From the museum’s press release, 26 July 2012
Museum Catharijneconvent in Utrecht reserved two outstanding portraits with a London art dealer at the TEFAF in March of this year. Today the museum can announce that it has succeeded in buying them with the aid of the BankGiro Lottery Fund of the Rembrandt Association, the Mondriaan Fund and the Friends of Museum Catharijneconvent.
Cornelis Jonson van Ceulen
Cornelis Jonson van Ceulen (1593-1661) was a portrait painter of Dutch descent who was born in London. He was held in high regard in the seventeenth century, first in London and then in the Dutch Republic after his arrival there in 1643. He sometimes used his London background and English reputation as unique selling points in the competitive Dutch market for portrait commissions by signing his works ‘Cornelius Jonson van Ceulen Londini’. He played an important part in the development of Dutch portraiture through his painting style and compositions, which were influenced by the Flemish master Anthony van Dyck, who was also active in London at the time.
Enriching Dutch public collections
There are more than 20 paintings by Cornelis Jonson van Ceulen in Dutch public collections. However, they were all made after 1643, when the artist settled in the Netherlands for good. There was not one from the 25 years of his influential and celebrated English career. That has now been rectified with the acquisition of the portraits of Thielen and his wife, both of which are regarded as highlights of Van Ceulen’s English oeuvre.
The mother church of Dutch Protestantism
A great deal is known about the two sitters. Willem Thielen (1596–1638) was minister of Austin Friars, the Dutch church in London that still exists today. That was an important consideration for Museum Catharijneconvent in its role as a treasury for the art, culture and history of Christianity in the Netherlands, for Austin Friars occupies a very special place in the history of Dutch Protestantism. It was founded in 1550 by refugees from the Low Countries, which makes it the oldest Dutch-speaking Protestant church in the world. It also played an important part in the organisation of the Protestant Church in the Netherlands, which explains why, at the earliest synods, ‘the Dutch congregation in London’ was referred to as ‘the mother church’.
Old faces with a modern significance
It is a little-known fact that such an important aspect of the nation’s history and cultural identity as Dutch Protestantism had its origins abroad in a Dutch-speaking congregation of refugees and immigrants, unlikely as that may sound. One of the aims of Museum Catharijneconvent is to use its collection to link the history of Christianity in the Netherlands to current events and to provide a context for the social debate. The story behind these two portraits was therefore an ideal opportunity to place the pressure on the multicultural society and religious tolerance in the Netherlands in a wider perspective.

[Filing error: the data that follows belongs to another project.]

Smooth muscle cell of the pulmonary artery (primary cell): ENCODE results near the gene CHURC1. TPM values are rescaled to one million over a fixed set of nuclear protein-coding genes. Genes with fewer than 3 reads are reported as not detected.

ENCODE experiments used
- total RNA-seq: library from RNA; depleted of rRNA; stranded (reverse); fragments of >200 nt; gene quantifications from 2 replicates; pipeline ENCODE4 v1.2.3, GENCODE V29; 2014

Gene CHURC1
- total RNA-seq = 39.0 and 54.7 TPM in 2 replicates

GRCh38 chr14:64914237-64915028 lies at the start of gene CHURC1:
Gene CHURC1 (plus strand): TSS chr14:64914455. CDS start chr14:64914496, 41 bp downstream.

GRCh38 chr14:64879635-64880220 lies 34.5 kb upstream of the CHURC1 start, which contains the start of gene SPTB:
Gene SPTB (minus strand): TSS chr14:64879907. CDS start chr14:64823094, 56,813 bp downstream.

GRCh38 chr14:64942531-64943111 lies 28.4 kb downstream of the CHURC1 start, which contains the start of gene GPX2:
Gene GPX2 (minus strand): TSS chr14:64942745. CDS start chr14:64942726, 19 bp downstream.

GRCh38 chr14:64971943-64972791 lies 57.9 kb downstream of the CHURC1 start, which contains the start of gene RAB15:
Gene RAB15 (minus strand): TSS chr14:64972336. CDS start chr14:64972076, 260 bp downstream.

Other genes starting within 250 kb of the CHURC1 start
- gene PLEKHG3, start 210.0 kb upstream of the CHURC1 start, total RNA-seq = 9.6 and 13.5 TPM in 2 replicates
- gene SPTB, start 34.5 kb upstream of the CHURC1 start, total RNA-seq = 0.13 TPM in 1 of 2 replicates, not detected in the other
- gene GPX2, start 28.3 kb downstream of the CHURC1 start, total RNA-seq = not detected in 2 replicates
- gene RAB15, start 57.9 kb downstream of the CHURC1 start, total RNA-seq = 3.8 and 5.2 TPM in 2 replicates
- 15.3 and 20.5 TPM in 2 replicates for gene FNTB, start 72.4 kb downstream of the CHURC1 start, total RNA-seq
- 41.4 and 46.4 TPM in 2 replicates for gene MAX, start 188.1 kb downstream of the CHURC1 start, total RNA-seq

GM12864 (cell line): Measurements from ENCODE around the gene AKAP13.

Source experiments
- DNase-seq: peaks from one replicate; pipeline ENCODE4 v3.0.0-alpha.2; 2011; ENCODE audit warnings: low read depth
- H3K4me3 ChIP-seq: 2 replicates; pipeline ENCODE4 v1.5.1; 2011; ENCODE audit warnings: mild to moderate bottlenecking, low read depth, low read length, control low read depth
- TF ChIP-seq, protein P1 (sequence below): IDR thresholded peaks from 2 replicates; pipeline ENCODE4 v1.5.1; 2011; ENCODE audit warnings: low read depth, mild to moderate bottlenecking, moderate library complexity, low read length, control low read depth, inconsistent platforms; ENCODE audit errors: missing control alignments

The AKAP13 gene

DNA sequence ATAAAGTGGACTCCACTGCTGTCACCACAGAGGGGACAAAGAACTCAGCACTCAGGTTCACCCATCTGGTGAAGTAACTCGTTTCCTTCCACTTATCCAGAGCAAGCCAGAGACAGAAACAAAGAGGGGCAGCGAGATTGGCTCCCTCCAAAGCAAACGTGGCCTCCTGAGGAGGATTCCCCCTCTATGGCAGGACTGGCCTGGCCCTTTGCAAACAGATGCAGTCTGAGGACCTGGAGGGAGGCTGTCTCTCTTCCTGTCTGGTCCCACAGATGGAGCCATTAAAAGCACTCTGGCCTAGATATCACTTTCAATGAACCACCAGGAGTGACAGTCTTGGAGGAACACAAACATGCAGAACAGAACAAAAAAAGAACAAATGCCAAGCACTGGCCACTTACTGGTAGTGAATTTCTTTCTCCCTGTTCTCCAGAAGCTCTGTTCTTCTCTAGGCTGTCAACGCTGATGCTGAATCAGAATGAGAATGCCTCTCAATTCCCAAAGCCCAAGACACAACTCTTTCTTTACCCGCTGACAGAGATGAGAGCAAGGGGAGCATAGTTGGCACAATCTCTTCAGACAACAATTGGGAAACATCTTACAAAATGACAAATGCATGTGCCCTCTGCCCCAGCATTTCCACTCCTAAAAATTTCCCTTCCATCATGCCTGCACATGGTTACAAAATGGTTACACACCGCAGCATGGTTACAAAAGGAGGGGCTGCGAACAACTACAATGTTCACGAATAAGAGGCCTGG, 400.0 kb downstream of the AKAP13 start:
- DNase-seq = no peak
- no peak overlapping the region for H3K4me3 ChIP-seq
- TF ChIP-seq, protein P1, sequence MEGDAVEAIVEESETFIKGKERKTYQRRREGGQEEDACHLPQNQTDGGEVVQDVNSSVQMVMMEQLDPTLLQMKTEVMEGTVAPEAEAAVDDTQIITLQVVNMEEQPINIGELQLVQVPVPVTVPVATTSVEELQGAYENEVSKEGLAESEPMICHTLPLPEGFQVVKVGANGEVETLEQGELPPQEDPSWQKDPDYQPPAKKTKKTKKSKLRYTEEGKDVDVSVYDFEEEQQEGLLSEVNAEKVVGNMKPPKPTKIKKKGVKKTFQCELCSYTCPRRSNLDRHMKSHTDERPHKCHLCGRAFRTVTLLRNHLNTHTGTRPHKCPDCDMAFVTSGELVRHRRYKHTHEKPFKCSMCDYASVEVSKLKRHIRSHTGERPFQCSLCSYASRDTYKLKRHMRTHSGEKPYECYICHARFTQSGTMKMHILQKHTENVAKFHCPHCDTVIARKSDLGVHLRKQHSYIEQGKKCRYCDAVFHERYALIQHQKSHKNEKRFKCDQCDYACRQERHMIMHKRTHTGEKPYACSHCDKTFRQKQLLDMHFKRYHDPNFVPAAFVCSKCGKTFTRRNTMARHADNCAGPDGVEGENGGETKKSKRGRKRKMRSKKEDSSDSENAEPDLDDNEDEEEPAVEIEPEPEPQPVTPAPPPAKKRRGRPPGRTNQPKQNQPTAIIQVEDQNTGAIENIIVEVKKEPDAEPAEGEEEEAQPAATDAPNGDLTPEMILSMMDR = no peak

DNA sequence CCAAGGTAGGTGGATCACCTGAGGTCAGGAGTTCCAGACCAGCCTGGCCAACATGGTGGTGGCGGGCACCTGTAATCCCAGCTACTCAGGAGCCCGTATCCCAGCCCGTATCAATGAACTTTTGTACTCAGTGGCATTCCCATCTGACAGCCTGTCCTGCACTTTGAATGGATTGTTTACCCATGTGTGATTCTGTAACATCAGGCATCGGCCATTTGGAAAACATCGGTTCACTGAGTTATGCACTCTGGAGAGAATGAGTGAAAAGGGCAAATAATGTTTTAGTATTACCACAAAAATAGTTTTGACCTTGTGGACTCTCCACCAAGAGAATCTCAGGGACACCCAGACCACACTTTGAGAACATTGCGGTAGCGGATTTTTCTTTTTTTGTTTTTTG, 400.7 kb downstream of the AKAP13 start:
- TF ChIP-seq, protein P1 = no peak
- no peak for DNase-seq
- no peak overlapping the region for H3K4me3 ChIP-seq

A granddaughter and her grandfather reunited
Maria de Fraeye (1605–1682) was a descendant of Johan Radermacher the Elder (1538-1617), a humanist, merchant and scholar of Middelburg in the province of Zeeland. As it happens, he is one of the figures in another of Museum Catharijneconvent’s highlights: Maerten de Vos’s Moses with the Tables of the Law Surrounded by the Panhuys and Hooftman Families of Antwerp of c. 1575. The purchase of Maria’s portrait thus reunites her with her famous grandfather. Her costume is unusual for its combination of English and traditional Dutch dress. One particularly striking feature is her hat, which was a status symbol for men in the Dutch Republic and was not worn by comtemporary women in the Netherlands.
Successful new acquisitions policy
The fact that this purchase was facilitated by such leading financiers as the Mondriaan Fund and the Rembrandt Association is an important endorsement of the high standard of the museum’s focused acquisitions policy. Together with the arrival of Abraham Bloemaert’s Catholic altarpiece, The Four Fathers of the Latin Church Discussing the Eucharist of 1632 and the late medieval Pietà sculpture of c. 1425 from Bohemia or southern Germany, the purchase of the portraits of the protestant minister Thielen and his wife is the third time in 18 months that the museum has acquired a work with the backing of these and other national funds. According to the museum’s artistic director, Ruud Priem, "Museum Catharijneconvent regards this support as a powerful stimulus for the course we have adopted in our acquisitions policy, which is to strengthen our core collections and at the same time enhance the quality of works acquired for the national collections."
Importance for Museum Catharijneconvent
The portraits are important additions to the museum’s core collection of paintings from the fifteenth to the seventeenth centuries, and help raise its profile as the pre-eminent repository of the cultural heritage of Protestantism in the Netherlands. They add an international dimension to the museum’s rich collection of the seventeenth-century Dutch portraits of ministers and priests by masters like Jacob Backer and Frans Hals.